Why our autumn weather has been nearly perfect for brilliant fall colors

Paulo Falco

SEATTLE -- I've heard from more than a few that this year's fall color displays has been among the better ones witnessed in recent years.

Turns out, they're probably right, as the overall weather of the past several weeks has been conducive to a longer, brighter autumn leaves display.

Temperature, sunlight, and soil moisture greatly influence the quality of the fall foliage display, according to the U.S. National Arboretum. As the nights get longer, the process to transport nutrients and minerals from the roots to the leaves breaks down --- causing the leaves to lose their green color.

Since the process depends on amount of daylight, the autumn leaves begin to turn roughly the same time of the year no matter what the weather has been. But the weather can influence how long the season lasts.

"A growing season with ample moisture that is followed by a rather dry, cool, sunny autumn that is marked by warm days and cool but frostless nights provides the best weather conditions for development of the brightest fall colors," the arboretum says.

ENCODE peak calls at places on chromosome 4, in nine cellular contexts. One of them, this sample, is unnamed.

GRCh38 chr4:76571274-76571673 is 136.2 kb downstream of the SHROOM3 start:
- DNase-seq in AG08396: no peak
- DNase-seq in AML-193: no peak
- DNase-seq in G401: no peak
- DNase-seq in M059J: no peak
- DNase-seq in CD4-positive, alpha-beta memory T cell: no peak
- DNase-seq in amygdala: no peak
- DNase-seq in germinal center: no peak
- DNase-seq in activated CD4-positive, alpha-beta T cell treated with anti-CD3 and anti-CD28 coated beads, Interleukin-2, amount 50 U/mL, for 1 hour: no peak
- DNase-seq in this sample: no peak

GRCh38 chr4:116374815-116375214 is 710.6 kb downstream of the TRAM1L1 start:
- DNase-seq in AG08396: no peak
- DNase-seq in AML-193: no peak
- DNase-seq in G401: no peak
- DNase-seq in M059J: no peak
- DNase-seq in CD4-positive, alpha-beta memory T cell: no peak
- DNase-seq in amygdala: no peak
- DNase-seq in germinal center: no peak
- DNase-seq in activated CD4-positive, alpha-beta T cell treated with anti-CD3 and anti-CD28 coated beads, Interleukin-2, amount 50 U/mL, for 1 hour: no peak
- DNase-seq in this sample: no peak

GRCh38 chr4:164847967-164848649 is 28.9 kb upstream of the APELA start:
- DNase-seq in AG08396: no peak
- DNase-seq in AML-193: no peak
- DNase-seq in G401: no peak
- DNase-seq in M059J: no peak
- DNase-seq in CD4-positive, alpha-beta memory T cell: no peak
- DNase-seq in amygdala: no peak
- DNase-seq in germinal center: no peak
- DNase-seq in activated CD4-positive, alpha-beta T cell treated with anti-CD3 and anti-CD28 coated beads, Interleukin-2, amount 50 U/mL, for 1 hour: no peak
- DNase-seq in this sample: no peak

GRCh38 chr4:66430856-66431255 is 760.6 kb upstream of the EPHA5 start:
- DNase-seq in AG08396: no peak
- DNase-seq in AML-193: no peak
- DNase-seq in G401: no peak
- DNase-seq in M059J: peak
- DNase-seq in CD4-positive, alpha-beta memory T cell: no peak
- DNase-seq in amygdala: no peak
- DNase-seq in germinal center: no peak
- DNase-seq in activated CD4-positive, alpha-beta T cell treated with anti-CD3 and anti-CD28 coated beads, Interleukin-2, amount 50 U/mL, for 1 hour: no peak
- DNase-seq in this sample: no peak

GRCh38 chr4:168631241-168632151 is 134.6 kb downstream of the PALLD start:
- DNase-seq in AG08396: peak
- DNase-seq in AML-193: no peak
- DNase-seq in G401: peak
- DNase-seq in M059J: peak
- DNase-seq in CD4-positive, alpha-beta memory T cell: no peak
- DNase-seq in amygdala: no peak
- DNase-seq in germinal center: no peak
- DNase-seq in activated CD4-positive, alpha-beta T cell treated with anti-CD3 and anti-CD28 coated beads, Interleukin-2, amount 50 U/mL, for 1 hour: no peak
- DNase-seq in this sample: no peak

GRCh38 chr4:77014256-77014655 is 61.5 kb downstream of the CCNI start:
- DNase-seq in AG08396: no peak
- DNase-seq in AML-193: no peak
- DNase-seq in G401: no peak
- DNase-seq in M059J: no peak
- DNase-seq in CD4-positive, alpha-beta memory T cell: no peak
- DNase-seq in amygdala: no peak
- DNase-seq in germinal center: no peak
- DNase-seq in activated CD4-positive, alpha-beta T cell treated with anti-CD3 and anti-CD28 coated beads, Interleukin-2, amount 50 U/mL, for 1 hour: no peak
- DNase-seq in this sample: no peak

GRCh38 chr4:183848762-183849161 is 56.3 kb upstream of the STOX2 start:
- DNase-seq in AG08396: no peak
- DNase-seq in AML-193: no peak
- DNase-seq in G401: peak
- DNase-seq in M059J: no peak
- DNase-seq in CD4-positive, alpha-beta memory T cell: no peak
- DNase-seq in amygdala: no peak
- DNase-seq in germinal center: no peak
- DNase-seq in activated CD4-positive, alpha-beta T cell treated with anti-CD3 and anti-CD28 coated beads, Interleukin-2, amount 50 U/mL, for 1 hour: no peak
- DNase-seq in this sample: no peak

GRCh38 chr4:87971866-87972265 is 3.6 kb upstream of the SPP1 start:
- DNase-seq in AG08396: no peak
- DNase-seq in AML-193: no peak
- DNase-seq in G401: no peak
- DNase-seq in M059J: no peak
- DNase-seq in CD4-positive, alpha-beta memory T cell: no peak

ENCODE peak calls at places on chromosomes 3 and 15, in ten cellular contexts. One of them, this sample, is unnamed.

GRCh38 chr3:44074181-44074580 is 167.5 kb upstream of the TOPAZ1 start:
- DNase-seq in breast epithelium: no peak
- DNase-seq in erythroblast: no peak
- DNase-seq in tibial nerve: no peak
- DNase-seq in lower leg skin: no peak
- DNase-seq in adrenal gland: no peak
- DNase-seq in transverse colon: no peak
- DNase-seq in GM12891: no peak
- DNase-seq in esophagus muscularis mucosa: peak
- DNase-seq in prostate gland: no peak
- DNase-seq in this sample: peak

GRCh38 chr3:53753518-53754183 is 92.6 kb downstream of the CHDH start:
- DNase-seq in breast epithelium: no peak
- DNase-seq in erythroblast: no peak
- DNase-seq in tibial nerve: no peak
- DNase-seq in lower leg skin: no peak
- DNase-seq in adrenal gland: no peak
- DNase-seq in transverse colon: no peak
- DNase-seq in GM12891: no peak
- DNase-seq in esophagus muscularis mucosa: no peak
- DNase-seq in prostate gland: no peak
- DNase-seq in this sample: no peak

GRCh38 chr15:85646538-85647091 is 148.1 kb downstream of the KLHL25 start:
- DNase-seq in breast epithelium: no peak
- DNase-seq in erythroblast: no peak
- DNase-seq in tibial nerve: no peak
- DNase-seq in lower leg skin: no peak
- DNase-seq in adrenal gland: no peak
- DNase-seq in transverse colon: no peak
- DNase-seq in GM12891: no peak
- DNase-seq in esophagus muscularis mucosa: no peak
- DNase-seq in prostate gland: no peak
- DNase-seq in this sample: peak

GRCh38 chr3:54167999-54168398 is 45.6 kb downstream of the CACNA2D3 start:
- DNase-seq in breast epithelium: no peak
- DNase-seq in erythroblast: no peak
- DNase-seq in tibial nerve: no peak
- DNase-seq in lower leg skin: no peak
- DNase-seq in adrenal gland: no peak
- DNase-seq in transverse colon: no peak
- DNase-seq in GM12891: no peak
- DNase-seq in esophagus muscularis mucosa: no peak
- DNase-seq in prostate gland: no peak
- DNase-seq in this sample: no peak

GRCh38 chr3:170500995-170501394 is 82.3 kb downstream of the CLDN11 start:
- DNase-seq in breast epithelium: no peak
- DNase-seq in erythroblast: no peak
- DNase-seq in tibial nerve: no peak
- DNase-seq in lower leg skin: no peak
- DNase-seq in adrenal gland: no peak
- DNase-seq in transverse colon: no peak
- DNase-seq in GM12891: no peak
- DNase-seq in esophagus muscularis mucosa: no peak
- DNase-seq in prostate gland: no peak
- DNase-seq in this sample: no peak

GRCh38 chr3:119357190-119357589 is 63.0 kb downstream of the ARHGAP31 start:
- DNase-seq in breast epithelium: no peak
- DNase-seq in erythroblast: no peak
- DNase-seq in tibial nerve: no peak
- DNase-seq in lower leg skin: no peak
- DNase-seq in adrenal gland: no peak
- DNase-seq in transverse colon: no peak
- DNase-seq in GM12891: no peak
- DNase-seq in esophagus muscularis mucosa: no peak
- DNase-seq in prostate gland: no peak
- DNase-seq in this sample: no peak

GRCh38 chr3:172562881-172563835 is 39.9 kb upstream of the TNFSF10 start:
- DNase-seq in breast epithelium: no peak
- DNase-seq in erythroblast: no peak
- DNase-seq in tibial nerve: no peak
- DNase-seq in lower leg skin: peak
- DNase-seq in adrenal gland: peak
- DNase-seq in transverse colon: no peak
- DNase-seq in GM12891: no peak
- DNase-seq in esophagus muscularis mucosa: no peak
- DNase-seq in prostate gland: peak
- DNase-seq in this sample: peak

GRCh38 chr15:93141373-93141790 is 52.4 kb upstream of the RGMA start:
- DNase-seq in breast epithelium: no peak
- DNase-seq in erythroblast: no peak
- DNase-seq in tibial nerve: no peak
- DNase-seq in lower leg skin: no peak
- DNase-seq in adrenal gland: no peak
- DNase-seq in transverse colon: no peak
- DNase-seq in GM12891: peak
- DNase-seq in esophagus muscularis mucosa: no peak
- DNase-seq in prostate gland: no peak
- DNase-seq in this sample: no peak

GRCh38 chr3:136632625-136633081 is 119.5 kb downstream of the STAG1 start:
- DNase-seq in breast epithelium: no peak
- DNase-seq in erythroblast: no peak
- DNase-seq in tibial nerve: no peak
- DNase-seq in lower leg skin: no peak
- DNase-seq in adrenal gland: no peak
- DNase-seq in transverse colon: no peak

MORE | The Science of Color in Autumn Leaves

Freezing weather destroys a secondary process that allows leaves' natural orange/red colors to come through, making for an early end to the season. Rainy/windy weather obviously will knock the leaves off the trees quicker. A dry summer can also weaken the stems connecting the leaves to the trees, making it easier for the leaves to fall off sooner or be knocked off in rain and/or wind.

But so far, this autumn has been plentiful in the warm, sunny day/cool nights tally, hasn't had a freeze, and has only had one real windy day take aim at the trees. Through the 29th, Seattle is having about a spot-on normal October for temperatures -- both highs and lows -- with only six days of rain that would probably be considered heavy enough to make a dent in tree canopies. So while coming off our ultra dry summer have probably made the leaves easier to knock off had it been an extendedly-stormy October, the relative calm has mitigated that effect.

Thus even as we head into November, which is usually well past the peak of the season, there is still plenty of color to be enjoyed! And with sunny, calm, dry weather with cool nights predicted to continue for the next few days, conditions remain optimal for viewing autumn leaves!

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